Washington - February sales for CE and appliance dealers fell 1.4 percent to $8.3 billion year over year, the Commerce Department reported this morning.
But sales for the sector climbed 1 percent over January, the agency's monthly retail sales estimates show.
By comparison, total retail sales excluding food and auto rose 6.3 percent to $364.4 billion last month over February 2011.
"Pent-up demand is turning desires into needs, which is one reason why consumers have begun opening up their wallets," observed Jack Kleinhenz, chief economist for the National Retail Federation (NRF), an industry trade association. "There is no doubt that the economy is on the upswing, certainly compared to six months ago. Stronger-than-expected February sales and an improving labor market paint a bright picture of the U.S. economy, although the impact rising gas prices will have on the economy's momentum remains unclear."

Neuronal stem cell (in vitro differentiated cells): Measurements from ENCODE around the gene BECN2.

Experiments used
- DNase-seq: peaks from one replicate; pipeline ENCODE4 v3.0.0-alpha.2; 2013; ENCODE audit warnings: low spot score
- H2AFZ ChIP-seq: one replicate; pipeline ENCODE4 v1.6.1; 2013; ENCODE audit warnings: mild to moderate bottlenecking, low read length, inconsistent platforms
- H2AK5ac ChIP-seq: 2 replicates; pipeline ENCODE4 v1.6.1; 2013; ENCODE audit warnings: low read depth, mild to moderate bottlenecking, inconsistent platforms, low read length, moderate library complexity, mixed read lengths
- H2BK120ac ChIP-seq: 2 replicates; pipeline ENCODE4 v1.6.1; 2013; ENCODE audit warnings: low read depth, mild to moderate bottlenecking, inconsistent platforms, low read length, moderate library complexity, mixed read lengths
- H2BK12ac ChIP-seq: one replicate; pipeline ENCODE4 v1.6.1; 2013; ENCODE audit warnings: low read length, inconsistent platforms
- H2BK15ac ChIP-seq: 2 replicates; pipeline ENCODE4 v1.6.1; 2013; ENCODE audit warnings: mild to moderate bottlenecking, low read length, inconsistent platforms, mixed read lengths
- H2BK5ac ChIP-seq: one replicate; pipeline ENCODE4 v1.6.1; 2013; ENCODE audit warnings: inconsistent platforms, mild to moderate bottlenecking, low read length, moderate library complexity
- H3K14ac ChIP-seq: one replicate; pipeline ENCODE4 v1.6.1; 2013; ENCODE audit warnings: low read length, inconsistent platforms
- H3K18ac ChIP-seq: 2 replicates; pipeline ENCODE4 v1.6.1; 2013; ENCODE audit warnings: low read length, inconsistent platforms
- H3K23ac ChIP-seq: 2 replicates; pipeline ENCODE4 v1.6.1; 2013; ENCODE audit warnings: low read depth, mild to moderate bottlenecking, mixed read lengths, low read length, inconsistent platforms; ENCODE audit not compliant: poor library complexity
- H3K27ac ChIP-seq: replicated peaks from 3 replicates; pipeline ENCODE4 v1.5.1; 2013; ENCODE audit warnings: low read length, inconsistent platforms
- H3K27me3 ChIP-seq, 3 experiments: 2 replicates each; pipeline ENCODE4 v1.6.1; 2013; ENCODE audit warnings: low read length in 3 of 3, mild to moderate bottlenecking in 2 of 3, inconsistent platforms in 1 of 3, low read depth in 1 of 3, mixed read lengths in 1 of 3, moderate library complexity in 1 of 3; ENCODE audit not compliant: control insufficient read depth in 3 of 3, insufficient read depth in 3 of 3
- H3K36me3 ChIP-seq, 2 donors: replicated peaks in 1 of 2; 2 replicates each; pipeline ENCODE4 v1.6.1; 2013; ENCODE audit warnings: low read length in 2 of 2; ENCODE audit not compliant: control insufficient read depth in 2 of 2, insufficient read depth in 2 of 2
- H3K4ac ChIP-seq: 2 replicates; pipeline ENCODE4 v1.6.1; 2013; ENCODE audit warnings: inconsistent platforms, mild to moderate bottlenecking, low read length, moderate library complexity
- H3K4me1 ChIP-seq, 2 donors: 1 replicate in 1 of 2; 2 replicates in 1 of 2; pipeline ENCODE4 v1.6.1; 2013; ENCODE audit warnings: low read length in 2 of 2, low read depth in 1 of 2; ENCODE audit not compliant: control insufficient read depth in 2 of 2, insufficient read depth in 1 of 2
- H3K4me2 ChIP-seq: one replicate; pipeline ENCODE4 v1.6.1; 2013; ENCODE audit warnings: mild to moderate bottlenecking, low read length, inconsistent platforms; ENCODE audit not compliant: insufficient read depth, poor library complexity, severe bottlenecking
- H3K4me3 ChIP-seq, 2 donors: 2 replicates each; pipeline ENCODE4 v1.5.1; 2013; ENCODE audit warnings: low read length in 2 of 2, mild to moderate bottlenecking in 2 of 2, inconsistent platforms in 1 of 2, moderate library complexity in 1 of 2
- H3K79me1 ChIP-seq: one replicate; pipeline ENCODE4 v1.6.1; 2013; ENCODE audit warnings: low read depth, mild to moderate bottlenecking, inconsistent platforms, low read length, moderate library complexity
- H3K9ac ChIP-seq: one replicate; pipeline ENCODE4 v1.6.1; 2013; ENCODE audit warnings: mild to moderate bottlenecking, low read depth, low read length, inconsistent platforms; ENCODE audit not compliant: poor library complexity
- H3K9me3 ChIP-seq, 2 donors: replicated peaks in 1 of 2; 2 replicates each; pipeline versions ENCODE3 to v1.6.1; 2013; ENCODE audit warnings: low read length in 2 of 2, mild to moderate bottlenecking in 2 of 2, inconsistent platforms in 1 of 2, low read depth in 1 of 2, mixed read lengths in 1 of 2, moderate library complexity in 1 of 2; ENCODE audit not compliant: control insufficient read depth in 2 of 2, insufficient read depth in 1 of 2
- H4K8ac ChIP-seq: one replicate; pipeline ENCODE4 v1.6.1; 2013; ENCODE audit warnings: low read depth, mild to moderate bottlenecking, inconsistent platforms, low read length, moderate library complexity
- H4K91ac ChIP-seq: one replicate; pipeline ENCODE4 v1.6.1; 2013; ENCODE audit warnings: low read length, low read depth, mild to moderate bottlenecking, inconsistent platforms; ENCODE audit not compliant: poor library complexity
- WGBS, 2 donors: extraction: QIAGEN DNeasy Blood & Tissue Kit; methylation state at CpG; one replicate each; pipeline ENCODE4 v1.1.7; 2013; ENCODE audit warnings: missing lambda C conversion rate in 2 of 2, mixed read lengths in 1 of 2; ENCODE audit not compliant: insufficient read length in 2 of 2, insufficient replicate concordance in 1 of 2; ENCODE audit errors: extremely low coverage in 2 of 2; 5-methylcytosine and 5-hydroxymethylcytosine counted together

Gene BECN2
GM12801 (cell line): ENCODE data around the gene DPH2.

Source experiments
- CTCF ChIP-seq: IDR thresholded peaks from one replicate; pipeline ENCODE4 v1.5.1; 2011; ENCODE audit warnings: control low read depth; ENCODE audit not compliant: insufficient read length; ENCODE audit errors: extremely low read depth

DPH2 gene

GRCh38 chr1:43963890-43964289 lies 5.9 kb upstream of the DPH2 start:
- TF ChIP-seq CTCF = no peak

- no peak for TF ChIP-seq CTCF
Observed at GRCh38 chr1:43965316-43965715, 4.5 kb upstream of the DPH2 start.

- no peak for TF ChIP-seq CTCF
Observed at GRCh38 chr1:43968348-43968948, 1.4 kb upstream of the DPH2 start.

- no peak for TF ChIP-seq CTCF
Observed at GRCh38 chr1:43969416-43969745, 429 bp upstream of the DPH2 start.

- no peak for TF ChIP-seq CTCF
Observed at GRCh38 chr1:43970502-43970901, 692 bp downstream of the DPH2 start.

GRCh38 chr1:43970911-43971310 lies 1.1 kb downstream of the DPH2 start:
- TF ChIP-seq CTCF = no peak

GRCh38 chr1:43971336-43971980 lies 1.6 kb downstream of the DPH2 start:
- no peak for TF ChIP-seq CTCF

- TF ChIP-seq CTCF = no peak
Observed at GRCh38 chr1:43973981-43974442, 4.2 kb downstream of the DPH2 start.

Echoed NRF CEO Matthew Shay, "While February sales certainly present continued reason for optimism, retailers are paying close attention to rising gasoline prices, which are forcing millions of our customers to spend a significant portion of disposable income filling their gas tanks."
The sales estimates, generated by the Commerce Department's U.S. Census Bureau, are adjusted for seasonal variation and holiday and trading day differences, but not for price changes.
Separately, NRF reported that import cargo volume at the nation's major retail container ports is expected to increase 10 percent this month and that year-over-year gains should continue through mid-summer.
The forecast, developed by NRF and Hackett Associates, suggests that "stores are carefully stocking up," said NRF supply chain and customs policy VP Jonathan Gold. "Retailers only import more if they expect to sell more, so these numbers are a sign that optimism is growing."